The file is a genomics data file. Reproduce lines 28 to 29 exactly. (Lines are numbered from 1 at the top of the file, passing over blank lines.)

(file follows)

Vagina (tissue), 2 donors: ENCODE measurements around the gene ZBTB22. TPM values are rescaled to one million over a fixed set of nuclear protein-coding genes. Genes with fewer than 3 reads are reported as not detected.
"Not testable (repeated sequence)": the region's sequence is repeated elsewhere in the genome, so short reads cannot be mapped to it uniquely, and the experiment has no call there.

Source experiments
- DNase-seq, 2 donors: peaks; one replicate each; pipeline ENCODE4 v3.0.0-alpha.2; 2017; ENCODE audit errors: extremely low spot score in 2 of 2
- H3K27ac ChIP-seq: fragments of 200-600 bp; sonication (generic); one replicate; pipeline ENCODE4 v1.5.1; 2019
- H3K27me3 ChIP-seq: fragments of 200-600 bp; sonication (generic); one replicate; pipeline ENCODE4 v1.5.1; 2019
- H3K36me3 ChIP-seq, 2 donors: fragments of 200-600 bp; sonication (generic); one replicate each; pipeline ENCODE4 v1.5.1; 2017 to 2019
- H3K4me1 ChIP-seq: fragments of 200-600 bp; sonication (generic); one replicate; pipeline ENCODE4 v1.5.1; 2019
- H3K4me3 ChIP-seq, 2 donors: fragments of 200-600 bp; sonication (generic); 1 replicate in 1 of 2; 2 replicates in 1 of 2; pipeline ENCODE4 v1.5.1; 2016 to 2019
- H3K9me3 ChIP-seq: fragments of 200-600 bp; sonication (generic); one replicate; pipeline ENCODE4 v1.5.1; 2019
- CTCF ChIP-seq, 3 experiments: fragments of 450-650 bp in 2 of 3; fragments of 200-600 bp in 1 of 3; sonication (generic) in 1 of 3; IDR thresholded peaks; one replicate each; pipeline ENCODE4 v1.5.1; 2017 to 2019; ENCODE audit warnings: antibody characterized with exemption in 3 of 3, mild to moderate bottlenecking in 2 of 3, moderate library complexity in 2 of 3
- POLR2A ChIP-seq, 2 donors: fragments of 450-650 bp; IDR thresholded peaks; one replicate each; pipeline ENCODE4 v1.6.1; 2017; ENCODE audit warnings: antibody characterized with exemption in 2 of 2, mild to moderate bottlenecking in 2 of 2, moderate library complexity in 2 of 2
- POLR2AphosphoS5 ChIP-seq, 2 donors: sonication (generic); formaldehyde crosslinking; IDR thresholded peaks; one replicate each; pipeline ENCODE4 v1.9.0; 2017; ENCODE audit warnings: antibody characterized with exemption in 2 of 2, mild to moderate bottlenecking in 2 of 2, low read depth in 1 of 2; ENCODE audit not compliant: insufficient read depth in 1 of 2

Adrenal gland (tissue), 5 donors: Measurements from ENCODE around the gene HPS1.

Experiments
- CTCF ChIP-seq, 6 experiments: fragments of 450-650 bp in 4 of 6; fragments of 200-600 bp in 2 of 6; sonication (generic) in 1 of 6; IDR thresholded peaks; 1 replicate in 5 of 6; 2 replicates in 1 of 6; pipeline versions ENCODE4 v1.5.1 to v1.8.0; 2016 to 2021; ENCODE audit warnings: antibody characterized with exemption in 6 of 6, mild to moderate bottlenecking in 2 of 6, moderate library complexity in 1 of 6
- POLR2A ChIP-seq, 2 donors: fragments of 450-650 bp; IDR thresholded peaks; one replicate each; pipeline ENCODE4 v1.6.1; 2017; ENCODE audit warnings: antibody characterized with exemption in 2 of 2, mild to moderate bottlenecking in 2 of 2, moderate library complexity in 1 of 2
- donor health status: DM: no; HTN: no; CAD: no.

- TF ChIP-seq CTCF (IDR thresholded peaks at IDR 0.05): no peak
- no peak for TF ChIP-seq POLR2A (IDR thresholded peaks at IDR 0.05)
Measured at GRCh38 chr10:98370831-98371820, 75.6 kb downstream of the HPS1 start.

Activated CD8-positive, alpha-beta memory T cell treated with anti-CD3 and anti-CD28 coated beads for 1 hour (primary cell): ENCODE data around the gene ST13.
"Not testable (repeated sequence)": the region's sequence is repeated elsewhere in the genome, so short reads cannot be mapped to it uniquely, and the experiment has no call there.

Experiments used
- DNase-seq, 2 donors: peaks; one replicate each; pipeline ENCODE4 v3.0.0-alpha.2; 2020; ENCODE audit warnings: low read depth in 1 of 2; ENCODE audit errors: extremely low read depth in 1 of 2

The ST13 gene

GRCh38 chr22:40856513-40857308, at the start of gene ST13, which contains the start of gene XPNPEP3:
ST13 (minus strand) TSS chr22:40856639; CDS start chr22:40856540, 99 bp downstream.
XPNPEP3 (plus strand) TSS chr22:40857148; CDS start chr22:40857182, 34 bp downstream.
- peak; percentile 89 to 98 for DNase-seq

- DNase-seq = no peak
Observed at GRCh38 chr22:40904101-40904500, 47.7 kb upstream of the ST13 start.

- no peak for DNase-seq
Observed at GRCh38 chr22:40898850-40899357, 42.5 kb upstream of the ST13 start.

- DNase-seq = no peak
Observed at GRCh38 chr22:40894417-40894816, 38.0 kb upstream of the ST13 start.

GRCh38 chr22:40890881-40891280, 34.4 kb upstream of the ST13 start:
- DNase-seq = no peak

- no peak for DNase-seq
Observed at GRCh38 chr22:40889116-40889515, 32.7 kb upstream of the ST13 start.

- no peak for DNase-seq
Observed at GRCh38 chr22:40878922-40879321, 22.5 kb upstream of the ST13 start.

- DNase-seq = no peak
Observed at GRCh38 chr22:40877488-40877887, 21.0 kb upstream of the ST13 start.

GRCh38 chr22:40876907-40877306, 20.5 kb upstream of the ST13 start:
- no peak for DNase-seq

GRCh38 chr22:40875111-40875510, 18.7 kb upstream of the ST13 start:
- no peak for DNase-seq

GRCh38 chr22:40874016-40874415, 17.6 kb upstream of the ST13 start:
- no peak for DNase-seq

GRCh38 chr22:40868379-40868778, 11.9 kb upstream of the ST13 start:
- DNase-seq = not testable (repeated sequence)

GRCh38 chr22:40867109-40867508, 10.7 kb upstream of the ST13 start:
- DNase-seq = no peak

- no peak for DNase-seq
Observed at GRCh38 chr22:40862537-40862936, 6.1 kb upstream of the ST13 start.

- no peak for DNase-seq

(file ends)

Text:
ST13 (minus strand) TSS chr22:40856639; CDS start chr22:40856540, 99 bp downstream.
XPNPEP3 (plus strand) TSS chr22:40857148; CDS start chr22:40857182, 34 bp downstream.